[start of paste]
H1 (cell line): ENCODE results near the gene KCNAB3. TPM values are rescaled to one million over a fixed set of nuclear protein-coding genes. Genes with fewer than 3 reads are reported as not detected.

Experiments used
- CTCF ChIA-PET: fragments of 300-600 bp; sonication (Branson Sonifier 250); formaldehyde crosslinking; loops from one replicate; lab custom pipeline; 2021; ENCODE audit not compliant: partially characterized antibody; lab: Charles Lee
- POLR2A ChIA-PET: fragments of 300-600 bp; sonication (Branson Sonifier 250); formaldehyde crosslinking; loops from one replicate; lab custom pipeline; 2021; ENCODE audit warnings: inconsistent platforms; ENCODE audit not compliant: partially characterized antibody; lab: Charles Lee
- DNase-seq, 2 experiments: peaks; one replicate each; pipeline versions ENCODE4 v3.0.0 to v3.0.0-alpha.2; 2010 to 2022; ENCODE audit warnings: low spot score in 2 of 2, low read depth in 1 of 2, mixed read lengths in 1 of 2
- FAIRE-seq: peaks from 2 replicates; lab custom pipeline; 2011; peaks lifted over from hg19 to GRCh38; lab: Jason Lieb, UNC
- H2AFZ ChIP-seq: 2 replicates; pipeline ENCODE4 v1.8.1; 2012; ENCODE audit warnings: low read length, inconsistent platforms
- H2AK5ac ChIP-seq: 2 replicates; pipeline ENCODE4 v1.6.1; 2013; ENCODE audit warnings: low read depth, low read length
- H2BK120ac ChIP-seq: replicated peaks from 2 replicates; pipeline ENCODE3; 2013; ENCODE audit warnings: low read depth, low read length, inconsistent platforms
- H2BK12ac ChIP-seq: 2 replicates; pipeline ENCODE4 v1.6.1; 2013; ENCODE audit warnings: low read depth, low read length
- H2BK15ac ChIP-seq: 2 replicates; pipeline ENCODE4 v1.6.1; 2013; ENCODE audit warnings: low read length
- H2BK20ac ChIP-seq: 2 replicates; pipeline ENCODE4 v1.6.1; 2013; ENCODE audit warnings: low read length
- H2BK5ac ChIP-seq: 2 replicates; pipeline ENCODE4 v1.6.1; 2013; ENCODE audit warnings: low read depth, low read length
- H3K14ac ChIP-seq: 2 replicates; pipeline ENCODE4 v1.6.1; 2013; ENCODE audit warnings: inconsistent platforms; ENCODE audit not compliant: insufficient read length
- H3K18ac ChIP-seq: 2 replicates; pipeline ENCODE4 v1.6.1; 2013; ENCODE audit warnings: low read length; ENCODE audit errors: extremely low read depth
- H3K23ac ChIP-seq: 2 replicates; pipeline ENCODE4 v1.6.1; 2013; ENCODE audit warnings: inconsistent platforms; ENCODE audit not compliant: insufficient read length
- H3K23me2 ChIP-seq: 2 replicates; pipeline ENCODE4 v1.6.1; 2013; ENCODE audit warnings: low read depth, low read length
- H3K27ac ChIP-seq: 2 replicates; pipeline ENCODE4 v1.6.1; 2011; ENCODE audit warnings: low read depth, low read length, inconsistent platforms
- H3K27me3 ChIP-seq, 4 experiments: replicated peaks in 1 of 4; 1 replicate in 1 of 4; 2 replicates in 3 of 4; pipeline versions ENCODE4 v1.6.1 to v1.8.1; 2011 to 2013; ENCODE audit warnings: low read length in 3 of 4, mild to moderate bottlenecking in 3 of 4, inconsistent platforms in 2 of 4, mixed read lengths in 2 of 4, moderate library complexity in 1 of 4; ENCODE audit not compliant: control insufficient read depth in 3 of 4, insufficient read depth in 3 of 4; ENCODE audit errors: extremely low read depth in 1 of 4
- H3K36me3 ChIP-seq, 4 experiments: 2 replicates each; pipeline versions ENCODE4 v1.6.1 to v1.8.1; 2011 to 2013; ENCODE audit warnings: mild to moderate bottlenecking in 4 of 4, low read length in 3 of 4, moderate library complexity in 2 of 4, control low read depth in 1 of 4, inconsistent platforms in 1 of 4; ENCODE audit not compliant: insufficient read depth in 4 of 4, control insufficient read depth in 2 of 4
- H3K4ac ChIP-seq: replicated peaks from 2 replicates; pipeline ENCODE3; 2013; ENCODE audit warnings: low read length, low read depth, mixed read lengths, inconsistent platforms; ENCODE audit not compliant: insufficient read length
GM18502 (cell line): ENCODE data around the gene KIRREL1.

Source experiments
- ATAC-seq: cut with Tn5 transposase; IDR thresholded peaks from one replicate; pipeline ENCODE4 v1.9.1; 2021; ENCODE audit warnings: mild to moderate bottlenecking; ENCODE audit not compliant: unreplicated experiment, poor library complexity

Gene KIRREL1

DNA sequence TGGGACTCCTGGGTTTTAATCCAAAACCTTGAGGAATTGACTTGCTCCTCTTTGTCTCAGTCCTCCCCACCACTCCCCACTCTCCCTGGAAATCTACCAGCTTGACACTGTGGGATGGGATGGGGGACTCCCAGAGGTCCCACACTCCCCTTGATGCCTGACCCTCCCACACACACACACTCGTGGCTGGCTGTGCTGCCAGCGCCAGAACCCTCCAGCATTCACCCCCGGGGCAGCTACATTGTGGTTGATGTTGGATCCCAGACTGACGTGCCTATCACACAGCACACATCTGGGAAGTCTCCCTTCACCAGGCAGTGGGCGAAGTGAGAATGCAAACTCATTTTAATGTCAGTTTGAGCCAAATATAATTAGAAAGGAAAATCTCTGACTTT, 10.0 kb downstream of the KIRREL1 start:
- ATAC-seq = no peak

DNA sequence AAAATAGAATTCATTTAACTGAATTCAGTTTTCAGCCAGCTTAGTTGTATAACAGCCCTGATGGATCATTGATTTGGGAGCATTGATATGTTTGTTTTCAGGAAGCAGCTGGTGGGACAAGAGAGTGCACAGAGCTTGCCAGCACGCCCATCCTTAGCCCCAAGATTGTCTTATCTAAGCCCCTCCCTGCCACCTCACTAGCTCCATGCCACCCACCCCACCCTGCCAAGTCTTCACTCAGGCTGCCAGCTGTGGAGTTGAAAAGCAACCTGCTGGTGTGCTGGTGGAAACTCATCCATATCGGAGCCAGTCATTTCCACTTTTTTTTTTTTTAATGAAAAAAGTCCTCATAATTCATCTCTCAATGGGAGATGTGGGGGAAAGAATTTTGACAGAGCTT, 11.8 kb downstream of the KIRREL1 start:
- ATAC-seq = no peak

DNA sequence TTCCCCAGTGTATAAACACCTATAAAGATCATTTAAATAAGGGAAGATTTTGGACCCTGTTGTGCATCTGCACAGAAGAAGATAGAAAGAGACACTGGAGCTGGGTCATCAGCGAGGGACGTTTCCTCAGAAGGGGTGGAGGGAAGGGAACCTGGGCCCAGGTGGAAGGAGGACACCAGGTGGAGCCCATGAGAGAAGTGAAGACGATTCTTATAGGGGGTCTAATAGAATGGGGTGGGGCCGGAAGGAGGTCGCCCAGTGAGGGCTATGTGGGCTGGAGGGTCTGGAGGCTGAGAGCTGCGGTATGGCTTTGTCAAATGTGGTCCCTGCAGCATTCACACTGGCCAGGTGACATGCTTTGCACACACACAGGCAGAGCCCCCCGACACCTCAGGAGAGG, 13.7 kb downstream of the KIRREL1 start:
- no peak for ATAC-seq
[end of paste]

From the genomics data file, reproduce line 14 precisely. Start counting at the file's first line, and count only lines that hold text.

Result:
- H3K14ac ChIP-seq: 2 replicates; pipeline ENCODE4 v1.6.1; 2013; ENCODE audit warnings: inconsistent platforms; ENCODE audit not compliant: insufficient read length